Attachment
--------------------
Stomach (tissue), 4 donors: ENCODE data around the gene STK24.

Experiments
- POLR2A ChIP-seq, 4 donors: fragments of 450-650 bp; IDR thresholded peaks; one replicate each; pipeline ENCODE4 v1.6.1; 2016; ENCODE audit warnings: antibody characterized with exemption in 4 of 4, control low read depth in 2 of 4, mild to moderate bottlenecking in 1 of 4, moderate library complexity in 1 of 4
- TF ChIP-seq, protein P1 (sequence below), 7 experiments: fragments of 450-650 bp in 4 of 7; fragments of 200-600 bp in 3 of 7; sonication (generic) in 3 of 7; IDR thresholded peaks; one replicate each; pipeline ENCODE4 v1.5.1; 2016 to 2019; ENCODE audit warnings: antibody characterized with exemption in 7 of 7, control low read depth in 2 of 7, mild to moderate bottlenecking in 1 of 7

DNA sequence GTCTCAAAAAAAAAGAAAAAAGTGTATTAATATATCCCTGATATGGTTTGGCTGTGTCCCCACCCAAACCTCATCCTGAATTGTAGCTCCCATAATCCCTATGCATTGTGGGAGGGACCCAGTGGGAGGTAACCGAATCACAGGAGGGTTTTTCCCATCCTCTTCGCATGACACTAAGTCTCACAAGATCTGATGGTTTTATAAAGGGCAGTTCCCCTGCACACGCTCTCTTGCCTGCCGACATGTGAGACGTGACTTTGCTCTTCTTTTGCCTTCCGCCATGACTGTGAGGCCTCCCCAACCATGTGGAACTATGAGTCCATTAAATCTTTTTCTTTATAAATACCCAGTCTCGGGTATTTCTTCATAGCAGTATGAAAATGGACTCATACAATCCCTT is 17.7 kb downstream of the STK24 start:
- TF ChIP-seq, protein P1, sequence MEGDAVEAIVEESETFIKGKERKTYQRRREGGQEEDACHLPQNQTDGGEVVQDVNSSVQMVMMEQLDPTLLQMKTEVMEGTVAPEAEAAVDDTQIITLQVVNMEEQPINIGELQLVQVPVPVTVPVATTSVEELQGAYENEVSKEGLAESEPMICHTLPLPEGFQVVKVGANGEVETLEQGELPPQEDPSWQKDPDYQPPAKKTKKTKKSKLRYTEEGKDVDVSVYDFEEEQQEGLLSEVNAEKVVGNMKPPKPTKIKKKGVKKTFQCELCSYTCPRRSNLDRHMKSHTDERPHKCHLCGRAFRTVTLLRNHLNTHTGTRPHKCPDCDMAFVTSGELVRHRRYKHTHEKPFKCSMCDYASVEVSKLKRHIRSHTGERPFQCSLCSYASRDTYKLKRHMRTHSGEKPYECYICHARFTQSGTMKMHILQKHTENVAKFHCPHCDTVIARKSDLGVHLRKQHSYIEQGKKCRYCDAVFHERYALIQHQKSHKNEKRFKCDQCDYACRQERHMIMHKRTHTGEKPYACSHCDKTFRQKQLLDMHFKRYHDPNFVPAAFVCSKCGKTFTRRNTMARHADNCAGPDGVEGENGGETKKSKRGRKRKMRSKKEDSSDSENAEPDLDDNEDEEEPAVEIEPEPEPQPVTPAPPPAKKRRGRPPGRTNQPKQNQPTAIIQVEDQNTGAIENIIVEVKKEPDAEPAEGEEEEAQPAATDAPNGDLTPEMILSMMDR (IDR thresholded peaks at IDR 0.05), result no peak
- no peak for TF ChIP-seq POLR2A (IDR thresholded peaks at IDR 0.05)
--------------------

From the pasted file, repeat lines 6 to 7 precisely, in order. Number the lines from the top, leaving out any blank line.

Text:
- TF ChIP-seq, protein P1, sequence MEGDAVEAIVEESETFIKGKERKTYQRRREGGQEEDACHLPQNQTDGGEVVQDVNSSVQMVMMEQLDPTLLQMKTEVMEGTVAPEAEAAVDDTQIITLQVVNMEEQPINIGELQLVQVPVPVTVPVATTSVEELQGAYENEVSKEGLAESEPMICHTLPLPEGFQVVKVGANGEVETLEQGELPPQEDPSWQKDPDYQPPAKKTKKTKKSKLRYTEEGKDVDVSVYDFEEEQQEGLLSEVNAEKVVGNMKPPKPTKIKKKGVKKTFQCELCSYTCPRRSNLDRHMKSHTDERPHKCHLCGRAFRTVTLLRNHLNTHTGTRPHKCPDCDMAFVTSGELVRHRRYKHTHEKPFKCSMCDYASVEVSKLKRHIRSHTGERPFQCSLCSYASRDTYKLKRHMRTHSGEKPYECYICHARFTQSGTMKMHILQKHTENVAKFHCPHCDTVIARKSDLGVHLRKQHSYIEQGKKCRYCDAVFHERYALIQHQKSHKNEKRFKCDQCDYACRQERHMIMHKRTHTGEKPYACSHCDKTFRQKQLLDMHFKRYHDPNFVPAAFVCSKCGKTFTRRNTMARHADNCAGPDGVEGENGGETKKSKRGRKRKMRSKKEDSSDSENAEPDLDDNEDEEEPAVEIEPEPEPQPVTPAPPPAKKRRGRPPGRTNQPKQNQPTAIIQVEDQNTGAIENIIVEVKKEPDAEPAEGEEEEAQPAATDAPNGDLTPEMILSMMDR (IDR thresholded peaks at IDR 0.05), result no peak
- no peak for TF ChIP-seq POLR2A (IDR thresholded peaks at IDR 0.05)